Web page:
The development and use of quantum computers for chemical applications has  the potential for revolutionary impact on the way computing is done in the future. Major challenge opportunities are abundant. One key example is developing and implementing quantum algorithms for solving chemical problems thought to be intractable for classical computers. Other challenges include the role of quantum entanglement, coherence, and superposition in photosynthesis and complex chemical reactions. At Purdue,  our theoretical division has encountered and analyzed these quantum effects from the view of physical chemistry for decades. Therefore, combining results and insights from the quantum information community with those of the chemical physics community might lead to a fresh understanding of important chemical processes. In particular, we are focusing on  developing quantum computing algorithms for electronic structure calculations,  quantum machine learning for quantum state classifications and the role of entanglement in complex chemical systems.

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Alexander Laskin Group

We study physical chemistry of atmospheric aerosols and environmental interfaces with the overarching goals to understand their impact on the atmospheric environment, air quality, health effects and forcing of the Earth’s climate. We employ different experimental methods to provide comprehensive description of particle multi-phase chemistry ranging from microscopic properties of individual particles to advanced molecular characterization of bulk particle ensembles.

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Julia Laskin Group

The Julia Laskin group is developing new instruments and experimental approaches for studying surface chemistry of complex ions and preparing new layered ionic materials using soft-landing of mass-selected ions. Ion soft-landing is a unique tool for depositing well-defined intact  polyatomic ions onto surfaces.

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Reppert Group

The Reppert group works at the interface between chemistry, biology, and physics, focusing on the related challenges of

  1. using physical principles to understand biological processes, and
  2. using the tools of microbiology to interrogate and control physical phenomena.

Our current emphasis is on determining the protein structural origins and functional significance of low-energy “trap” states in the oxygenic light-harvesting complex Photosystem II. 

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Simpson Group

Our group has a long-standing interest in connecting molecular-level structure and orientation to polarization-dependent nonlinear optical imaging. We’re using these foundational tools to address challenges related to crystal formation in structural biology and pharmaceutical materials. Integration of machine learning tools directly into instrumentation for data acquisition enables “autonomous instrumentation” capable of independent design and execution of experiments.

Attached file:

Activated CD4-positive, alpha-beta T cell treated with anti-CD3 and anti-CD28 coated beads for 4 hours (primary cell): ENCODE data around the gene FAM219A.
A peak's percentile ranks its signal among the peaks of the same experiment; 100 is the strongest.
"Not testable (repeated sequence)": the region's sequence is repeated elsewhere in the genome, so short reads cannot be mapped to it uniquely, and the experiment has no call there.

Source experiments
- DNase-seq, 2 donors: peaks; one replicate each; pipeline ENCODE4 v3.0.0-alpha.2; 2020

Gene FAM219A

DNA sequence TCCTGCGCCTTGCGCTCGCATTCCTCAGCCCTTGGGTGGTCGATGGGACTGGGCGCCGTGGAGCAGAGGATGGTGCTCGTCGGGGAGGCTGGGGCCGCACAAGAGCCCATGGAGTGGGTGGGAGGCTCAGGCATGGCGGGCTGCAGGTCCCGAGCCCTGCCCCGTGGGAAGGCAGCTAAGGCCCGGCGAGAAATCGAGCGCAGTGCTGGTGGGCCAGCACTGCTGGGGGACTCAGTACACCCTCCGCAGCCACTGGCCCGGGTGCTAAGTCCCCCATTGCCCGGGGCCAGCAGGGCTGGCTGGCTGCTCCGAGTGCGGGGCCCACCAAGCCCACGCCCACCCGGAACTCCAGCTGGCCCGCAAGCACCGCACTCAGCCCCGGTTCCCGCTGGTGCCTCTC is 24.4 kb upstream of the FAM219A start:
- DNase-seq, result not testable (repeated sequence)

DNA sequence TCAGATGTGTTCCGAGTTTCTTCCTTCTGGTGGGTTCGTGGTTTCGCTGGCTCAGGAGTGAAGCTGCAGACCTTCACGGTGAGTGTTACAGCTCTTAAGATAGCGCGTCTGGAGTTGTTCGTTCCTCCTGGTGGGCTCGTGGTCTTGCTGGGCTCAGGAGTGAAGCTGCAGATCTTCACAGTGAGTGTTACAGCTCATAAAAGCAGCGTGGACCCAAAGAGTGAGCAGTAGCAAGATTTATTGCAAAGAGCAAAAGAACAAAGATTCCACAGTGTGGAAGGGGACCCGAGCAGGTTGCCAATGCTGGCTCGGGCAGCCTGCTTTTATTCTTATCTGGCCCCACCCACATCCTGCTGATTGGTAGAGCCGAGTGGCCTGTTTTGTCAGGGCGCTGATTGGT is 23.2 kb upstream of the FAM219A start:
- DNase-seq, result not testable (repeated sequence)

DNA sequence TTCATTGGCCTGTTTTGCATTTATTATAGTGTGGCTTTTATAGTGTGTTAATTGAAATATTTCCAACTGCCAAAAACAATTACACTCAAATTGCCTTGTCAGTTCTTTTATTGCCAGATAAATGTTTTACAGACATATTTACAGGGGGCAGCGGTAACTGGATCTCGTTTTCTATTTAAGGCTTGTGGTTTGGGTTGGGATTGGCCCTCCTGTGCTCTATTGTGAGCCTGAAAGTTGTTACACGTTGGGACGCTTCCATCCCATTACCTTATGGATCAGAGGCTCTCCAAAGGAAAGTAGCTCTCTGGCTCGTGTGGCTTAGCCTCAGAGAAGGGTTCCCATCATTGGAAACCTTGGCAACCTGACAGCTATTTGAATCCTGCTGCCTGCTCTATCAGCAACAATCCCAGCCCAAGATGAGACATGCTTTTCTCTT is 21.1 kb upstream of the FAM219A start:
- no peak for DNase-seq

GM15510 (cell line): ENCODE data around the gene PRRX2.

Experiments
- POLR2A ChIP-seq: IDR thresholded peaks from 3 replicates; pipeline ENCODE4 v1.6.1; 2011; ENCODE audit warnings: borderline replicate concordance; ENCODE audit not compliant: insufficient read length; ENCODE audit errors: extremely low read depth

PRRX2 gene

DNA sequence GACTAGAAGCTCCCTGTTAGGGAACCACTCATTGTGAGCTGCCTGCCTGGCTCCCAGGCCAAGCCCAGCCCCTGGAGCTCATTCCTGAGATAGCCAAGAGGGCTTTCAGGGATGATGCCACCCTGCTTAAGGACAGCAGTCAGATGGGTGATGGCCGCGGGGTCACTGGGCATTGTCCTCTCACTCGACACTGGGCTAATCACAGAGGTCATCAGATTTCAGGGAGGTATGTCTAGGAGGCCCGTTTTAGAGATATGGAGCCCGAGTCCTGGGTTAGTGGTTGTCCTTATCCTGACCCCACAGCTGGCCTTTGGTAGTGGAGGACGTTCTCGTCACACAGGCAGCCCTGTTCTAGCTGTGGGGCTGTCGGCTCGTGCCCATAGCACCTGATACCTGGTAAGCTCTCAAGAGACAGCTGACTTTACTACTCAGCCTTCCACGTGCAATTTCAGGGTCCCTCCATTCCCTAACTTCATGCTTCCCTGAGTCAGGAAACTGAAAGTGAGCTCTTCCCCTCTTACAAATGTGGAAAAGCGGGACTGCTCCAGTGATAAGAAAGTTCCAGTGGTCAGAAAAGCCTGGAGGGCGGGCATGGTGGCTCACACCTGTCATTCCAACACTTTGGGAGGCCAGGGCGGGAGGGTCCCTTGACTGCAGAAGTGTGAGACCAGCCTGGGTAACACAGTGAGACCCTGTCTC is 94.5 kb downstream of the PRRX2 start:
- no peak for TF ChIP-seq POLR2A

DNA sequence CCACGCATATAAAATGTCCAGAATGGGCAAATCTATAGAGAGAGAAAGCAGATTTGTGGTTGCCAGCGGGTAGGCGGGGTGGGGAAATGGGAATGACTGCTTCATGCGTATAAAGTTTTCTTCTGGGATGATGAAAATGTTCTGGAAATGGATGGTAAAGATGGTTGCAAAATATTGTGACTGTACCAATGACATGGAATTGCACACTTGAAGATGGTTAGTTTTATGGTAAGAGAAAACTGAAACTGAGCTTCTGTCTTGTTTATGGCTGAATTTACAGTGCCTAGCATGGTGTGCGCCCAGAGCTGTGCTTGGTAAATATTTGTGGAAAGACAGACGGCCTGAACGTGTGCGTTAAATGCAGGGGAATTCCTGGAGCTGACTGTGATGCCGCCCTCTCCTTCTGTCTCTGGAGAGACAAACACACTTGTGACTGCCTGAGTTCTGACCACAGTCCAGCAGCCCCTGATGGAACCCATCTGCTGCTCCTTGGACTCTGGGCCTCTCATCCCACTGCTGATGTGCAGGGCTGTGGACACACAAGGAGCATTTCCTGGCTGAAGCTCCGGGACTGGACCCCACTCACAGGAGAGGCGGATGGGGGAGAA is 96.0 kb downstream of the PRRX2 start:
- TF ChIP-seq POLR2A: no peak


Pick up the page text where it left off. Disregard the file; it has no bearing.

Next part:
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Slipchenko Group

The Slipchenko research group develops theoretical and computational models and software targeting the electronic structure of extended systems, such as photosynthetic and fluorescent proteins, molecular solids, polymers, and bulk liquids. Our specific emphasis is on investigating fundamental aspects of non-covalent interactions and the effect of the environment on electronic structure. 

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Wasserman Group

Our goal is to understand how the simplicity of chemical rules arises from the complexity of many-electron quantum mechanics. We are developing a rigorous theoretical framework that will ultimately allow us to establish from first principles, but without having to solve directly the intractable Schrödinger equation, which chemical reactions are feasible under specified conditions, and which are not. This goal is of course shared by many quantum-chemistry groups throughout the world. The distinguishing feature of our approach is its focus on fragments that are described via exact Density Functional Theory as open sub-systems exchanging electrons with other fragments in the molecule and with the environment.

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Wenthold Group

Our group investigates the reactivity, energetics, and structures of ions and neutral reactive intermediates using mass spectrometry. We are interested in all types of systems, including organic and inorganic molecules.  Our focus includes

  • Anionic Control of Nitrene Electronic Structure
  • Toward an open-shell singlet nitrene
  • Gas-phase pyrolysis by charge-Remote Fragmentation
  • Detection of phenols by using the Gibbs Reaction with Mass Spec Detection

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Chi Zhang Group

We develop optical spectroscopic and imaging platforms to understand the behaviors of biomolecules in living biological samples. We aim to discover new metabolic markers and targets for the diagnosis and treatment of human diseases such as cancer and bacterial infections.